The day after what many had assumed would be the inauguration of the first female president, hundreds of thousands of women flooded the streets of Washington, and many more marched in cities across the country, in defiant, jubilant rallies against the man who defeated her.
Protesters jammed the streets near the Capitol for the main demonstration, packed so tightly at times that they could barely move. In Chicago, the size of a rally so quickly outgrew early estimates that the official march that was scheduled to follow was canceled for safety, though many paraded through downtown, anyway.
In Manhattan, Fifth Avenue became a tide of signs and symbolic pink hats, while in downtown Los Angeles, shouts of “love trumps hate” echoed along a one-mile route leading to City Hall, with many demonstrators spilling over into adjacent streets in a huge, festival-like atmosphere.
The marches were the kickoff for what their leaders hope will be a sustained campaign of protest in a polarized nation, riven by an election that raised unsettling questions about American values, out-of-touch elites and barriers to women’s ambitions.
On successive days, two parallel and separate Americas were on display in virtually the same location. First there was President Trump’s inauguration, his message of an ailing society he would restore to greatness aimed at the triumphant supporters who thronged Washington on Friday.
Then on Saturday, in what amounted to a counterinauguration, the speakers, performers and marchers proclaimed allegiance to a profoundly different vision of the nation. They voiced determination to protect an array of rights that they believe Mr. Trump threatens, and that they thought only recently were secure.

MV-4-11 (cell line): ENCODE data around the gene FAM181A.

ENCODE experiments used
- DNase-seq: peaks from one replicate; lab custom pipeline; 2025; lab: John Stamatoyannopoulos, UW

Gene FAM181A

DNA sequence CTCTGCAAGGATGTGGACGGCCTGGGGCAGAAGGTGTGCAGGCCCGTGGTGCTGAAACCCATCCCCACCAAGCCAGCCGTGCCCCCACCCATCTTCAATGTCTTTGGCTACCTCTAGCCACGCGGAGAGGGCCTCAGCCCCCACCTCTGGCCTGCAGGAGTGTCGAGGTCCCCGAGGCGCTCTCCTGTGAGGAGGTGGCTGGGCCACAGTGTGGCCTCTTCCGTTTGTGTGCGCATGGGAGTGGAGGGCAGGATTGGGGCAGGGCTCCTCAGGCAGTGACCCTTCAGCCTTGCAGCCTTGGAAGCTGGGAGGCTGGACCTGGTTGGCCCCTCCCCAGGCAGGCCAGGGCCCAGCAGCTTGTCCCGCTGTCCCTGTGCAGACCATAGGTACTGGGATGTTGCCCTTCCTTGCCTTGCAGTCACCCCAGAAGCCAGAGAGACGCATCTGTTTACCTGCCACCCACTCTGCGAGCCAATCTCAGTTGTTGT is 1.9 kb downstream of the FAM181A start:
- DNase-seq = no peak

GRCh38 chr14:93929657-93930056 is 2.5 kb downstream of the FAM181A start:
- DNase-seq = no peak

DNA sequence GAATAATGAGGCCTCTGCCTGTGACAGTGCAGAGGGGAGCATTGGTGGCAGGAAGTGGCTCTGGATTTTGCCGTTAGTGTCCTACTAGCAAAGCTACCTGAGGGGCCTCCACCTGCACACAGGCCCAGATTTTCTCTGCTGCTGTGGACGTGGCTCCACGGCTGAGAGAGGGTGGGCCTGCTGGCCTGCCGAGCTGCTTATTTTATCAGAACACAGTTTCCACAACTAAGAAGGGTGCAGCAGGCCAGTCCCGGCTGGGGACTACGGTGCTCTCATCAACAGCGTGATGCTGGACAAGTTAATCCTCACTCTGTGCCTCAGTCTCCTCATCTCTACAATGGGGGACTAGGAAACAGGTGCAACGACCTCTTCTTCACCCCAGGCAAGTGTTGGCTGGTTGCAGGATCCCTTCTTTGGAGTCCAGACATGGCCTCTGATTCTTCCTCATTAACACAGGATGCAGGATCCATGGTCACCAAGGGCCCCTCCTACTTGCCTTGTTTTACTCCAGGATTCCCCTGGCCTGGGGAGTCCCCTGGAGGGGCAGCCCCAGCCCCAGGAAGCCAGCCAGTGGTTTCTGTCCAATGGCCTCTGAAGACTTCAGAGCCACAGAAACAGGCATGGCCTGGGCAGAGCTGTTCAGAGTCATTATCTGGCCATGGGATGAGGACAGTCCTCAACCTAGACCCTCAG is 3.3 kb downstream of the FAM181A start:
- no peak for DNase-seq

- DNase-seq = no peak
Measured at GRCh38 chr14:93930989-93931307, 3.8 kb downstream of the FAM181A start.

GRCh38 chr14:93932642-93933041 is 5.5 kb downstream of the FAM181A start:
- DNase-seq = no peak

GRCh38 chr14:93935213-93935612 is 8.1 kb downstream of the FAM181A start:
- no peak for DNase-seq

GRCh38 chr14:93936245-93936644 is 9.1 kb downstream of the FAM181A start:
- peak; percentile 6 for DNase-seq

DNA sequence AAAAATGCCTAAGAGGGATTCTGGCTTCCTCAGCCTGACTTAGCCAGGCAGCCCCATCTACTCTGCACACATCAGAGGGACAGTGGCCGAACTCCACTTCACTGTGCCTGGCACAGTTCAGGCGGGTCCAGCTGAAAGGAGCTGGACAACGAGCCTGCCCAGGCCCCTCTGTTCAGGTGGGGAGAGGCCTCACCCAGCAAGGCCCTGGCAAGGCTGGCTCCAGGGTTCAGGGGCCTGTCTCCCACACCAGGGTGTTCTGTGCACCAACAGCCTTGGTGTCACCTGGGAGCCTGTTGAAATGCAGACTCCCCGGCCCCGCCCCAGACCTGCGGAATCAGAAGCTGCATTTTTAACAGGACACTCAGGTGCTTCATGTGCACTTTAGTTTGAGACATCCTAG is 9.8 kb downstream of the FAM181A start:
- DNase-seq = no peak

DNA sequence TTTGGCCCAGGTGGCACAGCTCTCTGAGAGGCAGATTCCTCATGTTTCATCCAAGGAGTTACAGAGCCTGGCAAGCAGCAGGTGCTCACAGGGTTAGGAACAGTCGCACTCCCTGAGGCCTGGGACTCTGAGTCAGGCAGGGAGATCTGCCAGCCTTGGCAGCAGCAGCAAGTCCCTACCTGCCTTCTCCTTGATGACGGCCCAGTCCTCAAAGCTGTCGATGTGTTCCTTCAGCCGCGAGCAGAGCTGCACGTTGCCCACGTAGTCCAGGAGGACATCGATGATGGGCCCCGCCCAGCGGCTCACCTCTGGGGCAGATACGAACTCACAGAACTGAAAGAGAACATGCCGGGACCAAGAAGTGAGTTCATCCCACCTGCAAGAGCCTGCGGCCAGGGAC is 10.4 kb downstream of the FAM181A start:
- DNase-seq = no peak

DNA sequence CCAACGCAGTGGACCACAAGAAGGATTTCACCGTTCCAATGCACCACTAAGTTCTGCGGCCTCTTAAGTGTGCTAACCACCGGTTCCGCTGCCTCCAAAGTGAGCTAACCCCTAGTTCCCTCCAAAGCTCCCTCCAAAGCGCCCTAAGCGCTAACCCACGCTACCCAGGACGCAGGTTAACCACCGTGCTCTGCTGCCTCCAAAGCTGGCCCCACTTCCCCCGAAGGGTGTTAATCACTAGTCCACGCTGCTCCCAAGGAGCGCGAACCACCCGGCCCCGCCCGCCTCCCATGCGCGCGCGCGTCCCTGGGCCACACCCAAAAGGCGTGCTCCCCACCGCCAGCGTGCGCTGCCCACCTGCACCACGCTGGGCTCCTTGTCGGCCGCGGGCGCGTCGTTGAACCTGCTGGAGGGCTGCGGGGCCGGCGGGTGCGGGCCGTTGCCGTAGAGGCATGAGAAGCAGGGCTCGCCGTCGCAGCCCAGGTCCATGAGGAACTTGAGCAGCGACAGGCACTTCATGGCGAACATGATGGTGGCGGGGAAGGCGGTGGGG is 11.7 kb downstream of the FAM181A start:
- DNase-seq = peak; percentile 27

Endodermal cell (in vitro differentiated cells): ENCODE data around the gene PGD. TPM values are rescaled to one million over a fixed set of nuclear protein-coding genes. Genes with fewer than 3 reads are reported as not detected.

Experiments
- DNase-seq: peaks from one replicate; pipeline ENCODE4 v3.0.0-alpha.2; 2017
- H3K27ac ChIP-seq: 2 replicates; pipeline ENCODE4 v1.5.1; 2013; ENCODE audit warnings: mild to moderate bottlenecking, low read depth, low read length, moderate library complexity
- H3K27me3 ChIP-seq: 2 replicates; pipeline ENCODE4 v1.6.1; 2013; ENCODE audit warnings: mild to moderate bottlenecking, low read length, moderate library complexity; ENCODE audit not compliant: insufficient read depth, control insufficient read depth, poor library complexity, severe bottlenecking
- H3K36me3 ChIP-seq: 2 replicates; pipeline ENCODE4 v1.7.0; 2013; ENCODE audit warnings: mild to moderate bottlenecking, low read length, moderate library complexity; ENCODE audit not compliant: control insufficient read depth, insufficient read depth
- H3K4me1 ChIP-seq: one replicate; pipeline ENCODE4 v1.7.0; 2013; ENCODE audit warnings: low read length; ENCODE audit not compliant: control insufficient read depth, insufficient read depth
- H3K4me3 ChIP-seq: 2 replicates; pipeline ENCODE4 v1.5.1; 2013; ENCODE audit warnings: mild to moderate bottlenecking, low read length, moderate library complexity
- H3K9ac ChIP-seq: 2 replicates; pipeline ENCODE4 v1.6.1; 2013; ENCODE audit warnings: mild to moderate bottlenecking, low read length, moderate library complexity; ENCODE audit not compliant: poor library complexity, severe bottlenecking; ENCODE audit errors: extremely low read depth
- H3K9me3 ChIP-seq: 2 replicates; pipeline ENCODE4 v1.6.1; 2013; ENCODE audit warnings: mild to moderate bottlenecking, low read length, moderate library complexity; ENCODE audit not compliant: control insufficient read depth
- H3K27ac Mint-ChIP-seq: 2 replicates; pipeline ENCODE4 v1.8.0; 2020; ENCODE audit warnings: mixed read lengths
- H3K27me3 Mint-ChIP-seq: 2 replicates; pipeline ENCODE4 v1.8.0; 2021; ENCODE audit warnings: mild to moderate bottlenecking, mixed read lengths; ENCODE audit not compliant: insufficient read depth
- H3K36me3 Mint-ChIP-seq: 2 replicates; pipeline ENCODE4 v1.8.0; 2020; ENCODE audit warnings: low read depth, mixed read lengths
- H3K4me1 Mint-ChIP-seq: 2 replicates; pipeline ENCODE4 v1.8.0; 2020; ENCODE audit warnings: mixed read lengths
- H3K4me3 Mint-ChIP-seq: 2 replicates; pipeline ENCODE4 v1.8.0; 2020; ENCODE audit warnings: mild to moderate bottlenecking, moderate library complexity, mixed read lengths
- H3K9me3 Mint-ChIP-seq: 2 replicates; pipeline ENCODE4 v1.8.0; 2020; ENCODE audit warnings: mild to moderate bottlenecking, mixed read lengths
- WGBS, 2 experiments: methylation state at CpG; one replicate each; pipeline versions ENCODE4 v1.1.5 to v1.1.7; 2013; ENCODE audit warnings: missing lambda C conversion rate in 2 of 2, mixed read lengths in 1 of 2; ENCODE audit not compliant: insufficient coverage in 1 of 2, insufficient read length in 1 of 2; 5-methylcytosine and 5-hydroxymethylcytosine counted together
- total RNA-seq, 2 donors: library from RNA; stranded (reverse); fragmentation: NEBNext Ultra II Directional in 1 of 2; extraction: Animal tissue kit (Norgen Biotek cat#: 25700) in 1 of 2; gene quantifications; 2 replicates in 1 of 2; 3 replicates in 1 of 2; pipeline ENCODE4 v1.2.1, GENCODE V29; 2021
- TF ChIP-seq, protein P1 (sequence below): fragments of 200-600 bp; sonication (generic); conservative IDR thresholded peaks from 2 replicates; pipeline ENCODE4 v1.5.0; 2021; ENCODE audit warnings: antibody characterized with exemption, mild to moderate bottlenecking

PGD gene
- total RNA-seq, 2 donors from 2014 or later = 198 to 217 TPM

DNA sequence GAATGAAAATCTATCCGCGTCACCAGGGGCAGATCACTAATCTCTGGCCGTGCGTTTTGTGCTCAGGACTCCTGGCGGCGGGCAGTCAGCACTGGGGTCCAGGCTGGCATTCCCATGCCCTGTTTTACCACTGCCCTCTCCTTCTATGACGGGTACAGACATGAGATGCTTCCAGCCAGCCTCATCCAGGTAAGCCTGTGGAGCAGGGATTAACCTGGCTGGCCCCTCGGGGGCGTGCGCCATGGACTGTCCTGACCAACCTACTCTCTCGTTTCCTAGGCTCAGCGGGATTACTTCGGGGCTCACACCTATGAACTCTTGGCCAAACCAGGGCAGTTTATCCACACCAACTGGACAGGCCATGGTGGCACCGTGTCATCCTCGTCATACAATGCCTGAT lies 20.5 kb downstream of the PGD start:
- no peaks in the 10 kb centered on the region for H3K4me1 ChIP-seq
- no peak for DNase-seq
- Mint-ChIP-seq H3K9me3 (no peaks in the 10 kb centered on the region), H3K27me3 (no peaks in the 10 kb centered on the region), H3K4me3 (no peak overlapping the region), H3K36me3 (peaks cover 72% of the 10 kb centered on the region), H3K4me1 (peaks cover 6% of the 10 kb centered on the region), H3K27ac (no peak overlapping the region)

“Thank you for understanding that sometimes we must put our bodies where our beliefs are,” Gloria Steinem, the feminist icon and an honorary chairwoman of the march, told those gathered in Washington. “Pressing ‘send’ is not enough.”
To mobilize a progressive movement reeling from Hillary Clinton’s defeat, organizers broadened the platform beyond longstanding women’s issues such as abortion, equal pay and sexual assault to include immigrant rights, police brutality, mass incarceration, voter suppression and environmental protection.
But the march’s origins were in the outrage and despair of many women after an election that placed gender in the spotlight as never before.
Mrs. Clinton assertively claimed the mantle of history, offering herself as the champion of women and families, and calling out her opponent for boasting of forcing himself on women in a recording that prompted a national conversation about sexual assault. In a sly allusion to the crude remarks Mr. Trump made on the tape, many marchers, women and men alike, wore pink “pussy hats” sporting cat ears.
In Washington, demonstrators old and young pushed strollers and hoisted children onto their shoulders or guided elderly parents through the milling crowds. They waved handmade signs: “Hate Does Not Make America Great,” “I Will Not Go Back Quietly to the 1950s” and “I’m 17 — Fear Me!” They chanted, “This is what democracy looks like.’”
Emma Wendt, 13, came with a large group of family members and schoolmates from Kensington, Md., for a simple reason: “being part of history.”
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